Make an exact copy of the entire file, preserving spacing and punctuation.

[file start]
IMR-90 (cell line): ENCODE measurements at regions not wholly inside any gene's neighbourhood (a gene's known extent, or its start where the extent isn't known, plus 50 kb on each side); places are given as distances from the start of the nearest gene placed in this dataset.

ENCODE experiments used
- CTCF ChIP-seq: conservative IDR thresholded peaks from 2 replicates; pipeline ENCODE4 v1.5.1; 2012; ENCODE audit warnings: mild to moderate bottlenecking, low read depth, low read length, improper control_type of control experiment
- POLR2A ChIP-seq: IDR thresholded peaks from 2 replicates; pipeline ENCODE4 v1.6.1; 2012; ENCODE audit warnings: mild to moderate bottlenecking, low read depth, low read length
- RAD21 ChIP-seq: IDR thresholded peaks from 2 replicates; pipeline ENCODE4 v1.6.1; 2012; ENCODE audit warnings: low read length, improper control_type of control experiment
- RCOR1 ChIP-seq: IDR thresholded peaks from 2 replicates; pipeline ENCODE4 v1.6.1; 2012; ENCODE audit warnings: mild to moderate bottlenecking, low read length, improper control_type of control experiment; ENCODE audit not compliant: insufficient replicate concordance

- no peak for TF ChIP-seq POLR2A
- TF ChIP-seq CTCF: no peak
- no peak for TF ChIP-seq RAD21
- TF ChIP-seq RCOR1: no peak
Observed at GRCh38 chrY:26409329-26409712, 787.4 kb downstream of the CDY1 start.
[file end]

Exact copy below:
IMR-90 (cell line): ENCODE measurements at regions not wholly inside any gene's neighbourhood (a gene's known extent, or its start where the extent isn't known, plus 50 kb on each side); places are given as distances from the start of the nearest gene placed in this dataset.

ENCODE experiments used
- CTCF ChIP-seq: conservative IDR thresholded peaks from 2 replicates; pipeline ENCODE4 v1.5.1; 2012; ENCODE audit warnings: mild to moderate bottlenecking, low read depth, low read length, improper control_type of control experiment
- POLR2A ChIP-seq: IDR thresholded peaks from 2 replicates; pipeline ENCODE4 v1.6.1; 2012; ENCODE audit warnings: mild to moderate bottlenecking, low read depth, low read length
- RAD21 ChIP-seq: IDR thresholded peaks from 2 replicates; pipeline ENCODE4 v1.6.1; 2012; ENCODE audit warnings: low read length, improper control_type of control experiment
- RCOR1 ChIP-seq: IDR thresholded peaks from 2 replicates; pipeline ENCODE4 v1.6.1; 2012; ENCODE audit warnings: mild to moderate bottlenecking, low read length, improper control_type of control experiment; ENCODE audit not compliant: insufficient replicate concordance

- no peak for TF ChIP-seq POLR2A
- TF ChIP-seq CTCF: no peak
- no peak for TF ChIP-seq RAD21
- TF ChIP-seq RCOR1: no peak
Observed at GRCh38 chrY:26409329-26409712, 787.4 kb downstream of the CDY1 start.